Making dhikr, or engaging in the remembrance of Allah, is a virtuous act that brings magnified reward and blessings. It is a way to express our sincere devotion, hope and trust in Allah, the Most Honorable. And, Allah the Almighty greatly values this form of worship as narrated by Prophet Muhammad, peace and blessings be upon him:
"Allah says: 'I am as My slave thinks of me, and I am with him when he remembers Me. If he remembers Me within himself, I remember him within Myself; and if he remembers Me in a gathering, I remember him in a better gathering; and if he draws one span nearer to Me, I draw one cubit nearer to him; and if he draws one cubit nearer to Me, I draw a distance of two outstretched arms nearer to him; and if he comes to Me walking, I go to him running."
(Hadith Qudsi, Sahih al-Bukhari)
The above hadith exemplifies the beauty that lies in making dhikr and how it is considered one of the most admirable acts in the sight of Allah. Interestingly enough, unlike other virtuous acts - such as praying, fasting, giving away a portion of one's wealth, performing hajj, or even reading the Quran - engaging in dhikr is comparatively effortless and simpler to incorporate into our daily lives. For, neither does it require any prescribed timings, nor prerequisites (such as making wudu), or other binding obligations. Yet, in all its simplicity, dhikr is considered one of the most significant acts of worship and holds great importance. SubhanAllah, Glory be to Allah.
Given the immense virtue of such a simple act, engaging ourselves and our children in such an easy and rewarding practice would be wise. And therefore, as Muslim parents, we must recognize and cultivate this habit, starting from an early age.
Encouraging Early Habit Formation
Fostering the habit of making dhikr, in our children, from an early age can prove to have multiple benefits for them in the long run; spiritually and otherwise, too.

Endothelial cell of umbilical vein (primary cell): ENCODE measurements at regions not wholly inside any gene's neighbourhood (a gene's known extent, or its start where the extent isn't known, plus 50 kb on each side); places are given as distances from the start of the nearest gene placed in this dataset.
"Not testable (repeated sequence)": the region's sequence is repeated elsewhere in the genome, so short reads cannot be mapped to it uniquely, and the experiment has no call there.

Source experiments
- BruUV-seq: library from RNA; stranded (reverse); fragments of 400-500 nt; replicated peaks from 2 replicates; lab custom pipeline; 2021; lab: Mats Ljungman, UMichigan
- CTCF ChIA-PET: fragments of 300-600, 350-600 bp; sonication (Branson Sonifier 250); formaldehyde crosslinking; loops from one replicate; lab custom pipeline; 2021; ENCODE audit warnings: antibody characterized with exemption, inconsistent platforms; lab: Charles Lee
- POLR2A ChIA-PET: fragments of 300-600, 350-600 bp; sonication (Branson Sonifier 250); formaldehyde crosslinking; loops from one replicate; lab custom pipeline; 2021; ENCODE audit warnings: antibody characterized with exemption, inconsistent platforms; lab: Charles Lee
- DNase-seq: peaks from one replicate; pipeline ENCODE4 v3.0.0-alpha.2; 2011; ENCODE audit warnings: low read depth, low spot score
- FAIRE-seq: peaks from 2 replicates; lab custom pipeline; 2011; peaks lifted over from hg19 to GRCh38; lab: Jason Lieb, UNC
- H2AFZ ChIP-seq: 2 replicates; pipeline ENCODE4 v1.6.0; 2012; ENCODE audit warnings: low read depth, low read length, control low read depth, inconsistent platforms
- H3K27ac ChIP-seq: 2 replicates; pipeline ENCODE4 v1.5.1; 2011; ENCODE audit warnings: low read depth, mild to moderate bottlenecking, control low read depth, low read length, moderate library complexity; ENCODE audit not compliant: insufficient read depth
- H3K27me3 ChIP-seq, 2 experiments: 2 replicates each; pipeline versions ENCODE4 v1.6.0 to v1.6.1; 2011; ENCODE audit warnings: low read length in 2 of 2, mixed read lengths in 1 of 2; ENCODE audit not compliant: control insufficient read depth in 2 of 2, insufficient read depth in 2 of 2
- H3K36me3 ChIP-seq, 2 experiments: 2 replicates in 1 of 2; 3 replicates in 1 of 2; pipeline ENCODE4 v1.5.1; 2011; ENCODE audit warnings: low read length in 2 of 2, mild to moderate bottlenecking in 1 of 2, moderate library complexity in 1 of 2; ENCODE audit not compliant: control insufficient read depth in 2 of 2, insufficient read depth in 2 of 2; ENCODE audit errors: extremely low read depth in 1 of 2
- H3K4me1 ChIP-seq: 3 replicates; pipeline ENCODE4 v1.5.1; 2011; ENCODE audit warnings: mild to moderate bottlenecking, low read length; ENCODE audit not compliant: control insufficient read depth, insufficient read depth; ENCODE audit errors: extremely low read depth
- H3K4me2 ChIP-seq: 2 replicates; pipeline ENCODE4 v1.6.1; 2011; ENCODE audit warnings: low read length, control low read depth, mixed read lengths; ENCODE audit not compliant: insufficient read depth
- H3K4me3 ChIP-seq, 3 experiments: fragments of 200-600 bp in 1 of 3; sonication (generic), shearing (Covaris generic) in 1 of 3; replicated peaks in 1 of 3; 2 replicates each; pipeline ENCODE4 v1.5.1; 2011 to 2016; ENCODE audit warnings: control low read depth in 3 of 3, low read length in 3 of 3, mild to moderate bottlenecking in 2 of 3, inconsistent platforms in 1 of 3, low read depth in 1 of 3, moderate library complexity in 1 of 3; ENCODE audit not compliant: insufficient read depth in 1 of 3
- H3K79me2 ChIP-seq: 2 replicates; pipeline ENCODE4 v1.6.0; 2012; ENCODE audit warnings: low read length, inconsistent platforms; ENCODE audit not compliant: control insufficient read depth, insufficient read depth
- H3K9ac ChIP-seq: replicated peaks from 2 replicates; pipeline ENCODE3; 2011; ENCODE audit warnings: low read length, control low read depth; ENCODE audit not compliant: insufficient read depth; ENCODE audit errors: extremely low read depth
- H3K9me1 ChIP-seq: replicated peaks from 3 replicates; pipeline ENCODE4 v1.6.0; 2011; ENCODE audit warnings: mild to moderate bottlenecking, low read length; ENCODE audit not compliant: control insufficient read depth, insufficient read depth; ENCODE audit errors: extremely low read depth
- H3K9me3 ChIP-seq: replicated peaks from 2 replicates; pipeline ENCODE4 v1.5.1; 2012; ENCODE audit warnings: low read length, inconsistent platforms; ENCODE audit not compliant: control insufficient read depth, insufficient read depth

1. It can help children develop a connection with Allah and Islam from a young age.
By making dhikr, children can learn to remember and acknowledge Allah's presence in their lives, which can help foster a strong sense of faith and spirituality from the beginning. This foundation can be built upon as they grow older and learn more about Islam and its fundamental principles, leading to a more meaningful and authentic relationship with Allah.
2. It can help cultivate a sense of discipline and responsibility.
By setting aside time for dhikr, children can learn to prioritize their spiritual well-being and develop good habits of regular worship. These can prove to be beneficial as they translate into other areas of their lives, such as academic and personal goals, where discipline and responsibility are important traits to have.
3. It can positively impact children's emotional well-being.
Dhikr can be considered a form of mindfulness exercise, which can be helpful in allowing children to focus on the present moment and develop a sense of inner peace and calm. It can also serve as a way to manage stress and anxiety, especially during difficult times.
Practicing Dhikr in our Homes
There is no denying that in the simple, yet powerful act of engaging in dhikr parents can help instill important values in their children, and help them grow into strong, grounded, and spiritually connected individuals. And, in doing so, there are certain strategies that can be helpful.
1. Lead by example.
“Monkey see, monkey do.” This may seem a strange example to quote here, but it reiterates that children mimic their parents consciously as well as subconsciously. And, when they are exposed to something which is done consistently and from a tender age, it becomes second nature to them.
As role models for our future generations, we have to let our children see the goodness in practicing what we believe in so that they too are confident in reciprocating it. Just like the act of engaging in dhikr, for the sole purpose of attaining closeness to Allah.
2. Teach them the benefits.